He was not, in the orthodox sense, a man for the classroom. He used no comprehensive syllabus, had no interest in laying out the standard takes on any poets. Like his friend Brodsky, Derek proceeded by way of an impulsive-seeming intuition, taking off from whatever happened to catch him - a student's poem, a classic - tracking rhythm, sound, and image, repeating and repeating, slowing things down to make sure we understood their sources in the body. He did the count, the beat, be it Tom O' Bedlam's "From the hag and hungry goblin / that into rags would rend ye" or Hart Crane's "How many dawns, chill from his rippling rest" - and each time Derek would show himself bedazzled anew as he underscored the emphases. His delight was a big part of his instruction.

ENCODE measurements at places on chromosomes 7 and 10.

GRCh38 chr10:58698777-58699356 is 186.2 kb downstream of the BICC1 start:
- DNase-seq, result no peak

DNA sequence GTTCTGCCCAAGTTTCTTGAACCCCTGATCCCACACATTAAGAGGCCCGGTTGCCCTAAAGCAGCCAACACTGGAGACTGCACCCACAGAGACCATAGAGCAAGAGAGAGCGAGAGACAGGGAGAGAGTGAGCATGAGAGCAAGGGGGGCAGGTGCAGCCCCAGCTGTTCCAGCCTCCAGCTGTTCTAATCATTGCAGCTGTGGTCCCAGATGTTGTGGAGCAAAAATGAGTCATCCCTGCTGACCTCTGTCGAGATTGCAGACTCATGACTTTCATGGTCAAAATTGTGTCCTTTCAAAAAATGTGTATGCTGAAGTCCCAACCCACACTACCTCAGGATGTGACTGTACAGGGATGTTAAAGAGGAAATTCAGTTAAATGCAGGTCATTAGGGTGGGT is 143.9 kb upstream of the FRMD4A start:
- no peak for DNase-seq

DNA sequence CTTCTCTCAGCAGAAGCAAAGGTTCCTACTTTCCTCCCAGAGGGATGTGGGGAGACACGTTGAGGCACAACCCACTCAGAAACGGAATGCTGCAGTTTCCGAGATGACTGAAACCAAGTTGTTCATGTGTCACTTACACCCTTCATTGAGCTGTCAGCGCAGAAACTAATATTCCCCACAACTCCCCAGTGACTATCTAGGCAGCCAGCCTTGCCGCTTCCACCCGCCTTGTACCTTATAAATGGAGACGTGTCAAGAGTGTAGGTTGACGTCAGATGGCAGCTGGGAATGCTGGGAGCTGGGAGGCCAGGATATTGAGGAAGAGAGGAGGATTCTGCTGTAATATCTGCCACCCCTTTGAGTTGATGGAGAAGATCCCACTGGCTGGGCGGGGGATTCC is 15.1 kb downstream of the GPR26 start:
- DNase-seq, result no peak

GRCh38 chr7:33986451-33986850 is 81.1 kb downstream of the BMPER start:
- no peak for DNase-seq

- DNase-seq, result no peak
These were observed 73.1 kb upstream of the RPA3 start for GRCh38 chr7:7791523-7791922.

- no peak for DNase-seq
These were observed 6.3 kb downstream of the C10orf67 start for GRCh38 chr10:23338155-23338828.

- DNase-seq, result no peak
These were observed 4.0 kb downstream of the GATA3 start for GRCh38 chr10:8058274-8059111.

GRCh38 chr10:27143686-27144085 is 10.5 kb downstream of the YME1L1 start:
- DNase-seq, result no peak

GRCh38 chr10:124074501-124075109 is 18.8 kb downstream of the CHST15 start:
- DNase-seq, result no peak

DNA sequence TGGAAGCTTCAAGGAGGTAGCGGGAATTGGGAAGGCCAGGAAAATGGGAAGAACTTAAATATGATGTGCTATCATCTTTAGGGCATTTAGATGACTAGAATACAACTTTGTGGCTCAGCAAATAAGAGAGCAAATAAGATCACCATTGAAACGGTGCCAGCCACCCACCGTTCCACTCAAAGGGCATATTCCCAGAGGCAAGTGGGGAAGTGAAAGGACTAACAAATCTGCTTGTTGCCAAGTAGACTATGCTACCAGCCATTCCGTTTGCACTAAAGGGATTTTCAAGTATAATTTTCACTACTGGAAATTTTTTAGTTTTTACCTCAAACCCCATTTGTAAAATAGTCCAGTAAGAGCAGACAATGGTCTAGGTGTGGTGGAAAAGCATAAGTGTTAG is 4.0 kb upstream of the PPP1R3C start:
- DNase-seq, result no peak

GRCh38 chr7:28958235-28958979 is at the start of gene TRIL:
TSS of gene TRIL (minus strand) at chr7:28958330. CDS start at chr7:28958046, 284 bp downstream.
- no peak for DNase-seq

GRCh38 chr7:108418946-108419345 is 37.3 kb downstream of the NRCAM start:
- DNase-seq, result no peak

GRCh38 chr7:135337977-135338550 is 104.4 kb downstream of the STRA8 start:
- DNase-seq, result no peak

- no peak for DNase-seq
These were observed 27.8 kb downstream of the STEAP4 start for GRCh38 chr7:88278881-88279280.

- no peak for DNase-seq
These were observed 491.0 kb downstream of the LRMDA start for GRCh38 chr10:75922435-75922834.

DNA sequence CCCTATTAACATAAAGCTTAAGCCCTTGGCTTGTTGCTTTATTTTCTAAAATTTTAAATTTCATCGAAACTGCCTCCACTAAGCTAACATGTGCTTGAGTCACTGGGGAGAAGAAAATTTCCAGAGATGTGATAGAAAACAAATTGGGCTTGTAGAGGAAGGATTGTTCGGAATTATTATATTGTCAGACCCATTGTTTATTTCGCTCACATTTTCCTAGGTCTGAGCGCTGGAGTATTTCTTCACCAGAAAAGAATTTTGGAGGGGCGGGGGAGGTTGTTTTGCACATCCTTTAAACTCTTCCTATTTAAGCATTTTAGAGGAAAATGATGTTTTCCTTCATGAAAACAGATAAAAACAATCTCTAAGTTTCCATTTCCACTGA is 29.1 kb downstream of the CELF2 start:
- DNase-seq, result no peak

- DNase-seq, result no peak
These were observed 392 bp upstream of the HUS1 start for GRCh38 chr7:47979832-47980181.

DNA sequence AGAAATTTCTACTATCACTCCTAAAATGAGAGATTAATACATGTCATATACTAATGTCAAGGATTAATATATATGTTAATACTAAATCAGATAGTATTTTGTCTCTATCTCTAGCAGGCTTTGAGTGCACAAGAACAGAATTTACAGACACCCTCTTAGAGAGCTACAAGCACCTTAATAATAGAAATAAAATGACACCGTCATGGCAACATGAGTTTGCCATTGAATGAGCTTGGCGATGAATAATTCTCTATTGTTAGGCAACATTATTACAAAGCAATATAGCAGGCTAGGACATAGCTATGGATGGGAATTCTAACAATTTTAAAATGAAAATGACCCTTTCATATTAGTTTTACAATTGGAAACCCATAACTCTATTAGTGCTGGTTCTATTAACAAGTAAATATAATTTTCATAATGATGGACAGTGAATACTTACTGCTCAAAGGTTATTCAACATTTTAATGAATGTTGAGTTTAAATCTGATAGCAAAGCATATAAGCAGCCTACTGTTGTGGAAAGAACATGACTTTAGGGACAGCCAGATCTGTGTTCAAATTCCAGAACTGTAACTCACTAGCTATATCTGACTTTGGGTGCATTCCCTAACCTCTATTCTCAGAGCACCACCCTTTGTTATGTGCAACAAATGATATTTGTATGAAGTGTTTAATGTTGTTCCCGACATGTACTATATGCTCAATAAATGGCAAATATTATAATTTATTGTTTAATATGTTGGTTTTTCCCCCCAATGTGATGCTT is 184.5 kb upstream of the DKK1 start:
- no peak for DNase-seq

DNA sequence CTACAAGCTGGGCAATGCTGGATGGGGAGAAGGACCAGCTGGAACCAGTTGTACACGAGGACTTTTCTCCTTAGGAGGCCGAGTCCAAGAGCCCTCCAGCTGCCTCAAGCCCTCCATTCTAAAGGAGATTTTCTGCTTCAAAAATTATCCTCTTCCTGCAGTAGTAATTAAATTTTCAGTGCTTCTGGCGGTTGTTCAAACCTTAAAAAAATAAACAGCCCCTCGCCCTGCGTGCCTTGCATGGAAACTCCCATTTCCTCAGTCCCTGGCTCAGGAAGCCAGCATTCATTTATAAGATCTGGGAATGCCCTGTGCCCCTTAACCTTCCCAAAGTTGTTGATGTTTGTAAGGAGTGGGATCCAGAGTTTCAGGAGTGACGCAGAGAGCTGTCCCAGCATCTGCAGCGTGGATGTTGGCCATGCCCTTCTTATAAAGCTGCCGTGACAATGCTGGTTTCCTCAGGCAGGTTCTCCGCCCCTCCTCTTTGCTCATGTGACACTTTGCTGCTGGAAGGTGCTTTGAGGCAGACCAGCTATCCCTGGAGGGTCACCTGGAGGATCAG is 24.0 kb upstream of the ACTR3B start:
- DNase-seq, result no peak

Years passed and as time went on we all saw less of Derek. His Nobel Prize brought fame and travels and other teaching; he returned more often to Saint Lucia; his health began to decline. Still, now and again he would show up in his old haunts. I had what felt like a body shock one afternoon. I had taken the elevator to the fourth floor to pick up our AGNI mail, and when I turned back into the corridor, Derek was standing there. I hadn't set eyes on him for several years and right away I sensed a change, a new distance. I didn't presume much more than a nod and a greeting. He nodded back, friendly but not forthcoming. The man looked deeply tired. We passed those few seconds riding down together in an awkward silence. I suddenly recalled him telling a story at a party about being in an elevator in London and realizing that the man next to him was none other than Laurence Olivier. Well, I was not Olivier, but he knew me. I had written about his work - twice glowingly, then once with a few reservations. Was he remembering that last review? How egotistical of me to suppose I was in his thoughts at all just then.